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B420

If I am in MN and a hen comes by she is going to get shot and retrieved as long it's a legal bird. As a Mn res. who gets out waterfowling in our state a couple times a year I shoot whatever birds I legally can to work my dogs, improve my shot, and eat. I also hunt ND and SD, and WILL NOT shoot hens out there because I know that I am going to see a ton of birds and I can be choosy. The areas I hunt in MN are so poor for bird #'s that if it comes by in range it's getting pounded whether it's a hen or drake. I didn't get up a 4am to set a bunch decoys, bust my backside and sit there and not shoot. Not ethical, please. I suppose some have the ability to pick out drake honkers too?

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Gator Slayer

"The areas I hunt in MN are so poor for bird #'s "

Did Ya ever stop to think that might be because all the "hunters" in the area are shooting the brood stock. DUH DUH DUH.

Nearly everyone has shot a hen, myself included, by "accident" or misidentification. That will happen, but to intentionally take a hen just 'cuz you've "earned it" is sad. Sounds to me like your measuring your "johnson" by the number of birds you shoot..... If getting up at 4am is such a burden, hunt "chickens" you won't have to get up 'til a quarter to 9.....but here again you gotta shoot only "roosters".

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1runhotshot

WOW, Now I'm the bone head here but if there is very little duck action around you then why are we shooting hens? With that logic we are in major trouble! Wait, maybe I should read that again, I must have missed something. Nope, I read it right the first time. BIG SIGH..

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B420

Slayer,

Hate to burst your bubble man but the 1-2 hens I take per year has no impact at all on the bird #'s my area. We are just not in a ducky area of the state period. Heck we used to be a diver duck mecca and they are GONE. On a private piece we hunt we hang wood duck boxes, mallard platforms etc., one guy from the group even buys ducks to release on his ponds! I suppose the reason they are gone is because the old timers shot all the hens? Proabably doesn't haven't anything to due with lack of suitable habitat, food, and the western shift of flyway. I suppose the reason for all the bird #'s in the Dakota's is directly related to not shooting hens. Right. Not in a johnson contest, just like to work dogs, enjoy the morning, and eat fresh bacon wrapped ducks for dinner. I do hunt chickens when I have the time, but being 2 hours away from any area with birds makes that tough. By the way slayer where in the regs did it say I only can shoot drake ducks? I must have missed that page all these years?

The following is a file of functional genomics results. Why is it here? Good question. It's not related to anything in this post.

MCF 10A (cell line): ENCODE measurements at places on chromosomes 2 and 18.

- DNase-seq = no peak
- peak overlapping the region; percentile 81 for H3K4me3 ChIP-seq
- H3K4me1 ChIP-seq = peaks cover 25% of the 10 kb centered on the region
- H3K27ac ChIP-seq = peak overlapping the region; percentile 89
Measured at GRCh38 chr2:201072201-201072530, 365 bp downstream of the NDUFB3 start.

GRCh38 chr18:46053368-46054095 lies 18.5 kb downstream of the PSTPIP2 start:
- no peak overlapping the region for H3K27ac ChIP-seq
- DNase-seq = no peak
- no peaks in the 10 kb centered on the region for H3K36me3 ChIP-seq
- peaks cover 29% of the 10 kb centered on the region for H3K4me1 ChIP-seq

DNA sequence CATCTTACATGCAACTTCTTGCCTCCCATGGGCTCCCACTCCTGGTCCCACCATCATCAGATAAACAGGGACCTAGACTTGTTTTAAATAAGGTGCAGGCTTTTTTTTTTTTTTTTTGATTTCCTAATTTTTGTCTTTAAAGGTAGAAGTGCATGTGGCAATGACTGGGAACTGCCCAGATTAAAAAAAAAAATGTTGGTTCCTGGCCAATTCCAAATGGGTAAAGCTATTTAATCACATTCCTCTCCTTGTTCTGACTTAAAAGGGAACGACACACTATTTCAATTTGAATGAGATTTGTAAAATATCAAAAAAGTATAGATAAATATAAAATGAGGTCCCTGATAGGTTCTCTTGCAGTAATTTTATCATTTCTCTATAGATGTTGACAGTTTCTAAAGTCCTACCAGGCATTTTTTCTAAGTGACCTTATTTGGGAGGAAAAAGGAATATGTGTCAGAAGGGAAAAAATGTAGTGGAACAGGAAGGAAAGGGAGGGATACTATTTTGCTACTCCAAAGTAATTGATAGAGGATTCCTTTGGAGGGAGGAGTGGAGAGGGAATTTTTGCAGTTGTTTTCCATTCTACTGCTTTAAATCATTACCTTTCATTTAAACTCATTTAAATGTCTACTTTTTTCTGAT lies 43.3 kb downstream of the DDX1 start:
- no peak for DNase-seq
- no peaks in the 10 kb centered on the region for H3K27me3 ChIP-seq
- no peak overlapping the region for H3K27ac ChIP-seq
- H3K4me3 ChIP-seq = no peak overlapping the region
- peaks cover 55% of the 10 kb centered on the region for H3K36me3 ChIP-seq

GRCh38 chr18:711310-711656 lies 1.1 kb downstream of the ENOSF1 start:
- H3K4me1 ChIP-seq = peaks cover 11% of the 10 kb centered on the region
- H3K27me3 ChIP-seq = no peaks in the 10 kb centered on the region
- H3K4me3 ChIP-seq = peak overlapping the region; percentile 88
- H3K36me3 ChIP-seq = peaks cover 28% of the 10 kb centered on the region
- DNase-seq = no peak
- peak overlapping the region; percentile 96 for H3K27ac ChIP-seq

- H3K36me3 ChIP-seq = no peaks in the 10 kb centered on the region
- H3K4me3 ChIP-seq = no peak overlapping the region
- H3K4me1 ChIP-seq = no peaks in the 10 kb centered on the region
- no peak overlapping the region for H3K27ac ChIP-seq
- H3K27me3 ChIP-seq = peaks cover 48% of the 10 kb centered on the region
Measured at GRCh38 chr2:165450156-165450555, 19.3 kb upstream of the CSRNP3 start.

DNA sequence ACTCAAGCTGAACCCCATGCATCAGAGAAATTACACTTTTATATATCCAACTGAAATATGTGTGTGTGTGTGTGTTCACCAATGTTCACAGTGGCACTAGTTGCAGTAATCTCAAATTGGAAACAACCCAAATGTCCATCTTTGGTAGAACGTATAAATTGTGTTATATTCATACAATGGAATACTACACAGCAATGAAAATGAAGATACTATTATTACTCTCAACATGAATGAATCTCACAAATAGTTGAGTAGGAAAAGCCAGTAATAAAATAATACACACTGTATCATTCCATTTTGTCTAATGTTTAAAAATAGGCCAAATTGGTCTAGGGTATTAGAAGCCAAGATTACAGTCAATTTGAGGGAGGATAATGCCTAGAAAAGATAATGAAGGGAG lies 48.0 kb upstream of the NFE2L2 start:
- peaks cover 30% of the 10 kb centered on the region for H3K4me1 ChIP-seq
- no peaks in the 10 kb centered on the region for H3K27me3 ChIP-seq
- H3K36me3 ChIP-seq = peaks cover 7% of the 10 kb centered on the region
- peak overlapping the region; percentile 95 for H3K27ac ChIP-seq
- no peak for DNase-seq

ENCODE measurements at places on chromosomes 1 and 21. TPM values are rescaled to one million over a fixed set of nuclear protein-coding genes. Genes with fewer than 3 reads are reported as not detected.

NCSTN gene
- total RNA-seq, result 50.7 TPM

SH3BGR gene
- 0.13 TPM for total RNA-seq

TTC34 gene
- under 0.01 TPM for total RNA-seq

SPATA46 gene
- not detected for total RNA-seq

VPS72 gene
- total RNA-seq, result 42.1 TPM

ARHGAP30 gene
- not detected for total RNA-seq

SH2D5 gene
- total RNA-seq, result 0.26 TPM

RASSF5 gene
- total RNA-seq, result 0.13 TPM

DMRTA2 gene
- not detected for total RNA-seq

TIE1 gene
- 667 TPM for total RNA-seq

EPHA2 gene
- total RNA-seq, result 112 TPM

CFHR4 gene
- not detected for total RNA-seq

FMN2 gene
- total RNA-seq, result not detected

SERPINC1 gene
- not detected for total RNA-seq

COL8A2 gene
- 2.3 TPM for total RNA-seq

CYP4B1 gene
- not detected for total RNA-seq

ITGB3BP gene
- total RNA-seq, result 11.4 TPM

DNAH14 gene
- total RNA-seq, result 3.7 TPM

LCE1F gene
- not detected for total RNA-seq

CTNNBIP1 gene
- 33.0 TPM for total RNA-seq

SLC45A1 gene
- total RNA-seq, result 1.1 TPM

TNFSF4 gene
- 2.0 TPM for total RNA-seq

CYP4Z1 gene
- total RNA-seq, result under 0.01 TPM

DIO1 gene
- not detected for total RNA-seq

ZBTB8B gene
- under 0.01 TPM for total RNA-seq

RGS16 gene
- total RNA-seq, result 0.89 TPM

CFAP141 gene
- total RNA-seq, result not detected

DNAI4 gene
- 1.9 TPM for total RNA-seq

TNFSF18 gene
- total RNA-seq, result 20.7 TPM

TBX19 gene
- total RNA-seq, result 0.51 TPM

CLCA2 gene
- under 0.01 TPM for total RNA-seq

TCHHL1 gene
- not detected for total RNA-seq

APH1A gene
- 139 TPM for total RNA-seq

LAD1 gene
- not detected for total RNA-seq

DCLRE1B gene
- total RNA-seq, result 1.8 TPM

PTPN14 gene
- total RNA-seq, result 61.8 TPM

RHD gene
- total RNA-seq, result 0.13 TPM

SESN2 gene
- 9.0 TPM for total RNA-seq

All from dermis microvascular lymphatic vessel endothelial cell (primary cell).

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Sartell Angler

[Note from admin: Please read forum policy before posting again. Thank you.]

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smg04

i try to avoid hens for the most part. . . BUT if its getting late in the day and its been slow i'll pop a hen if she comes close, i like to eat duck and hens taste just as good as drakes, but if im see'n alot of ducks in the air ill try to hold out

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bucknduck

This post is a great example of the lack of knowledge that hunters have with the game they are after!! Not to pick fun at you B420 but since when did male geese start getting called drakes?? And for your information you can not tell the difference between male and female goose unless you flip them over and invert their cloaca.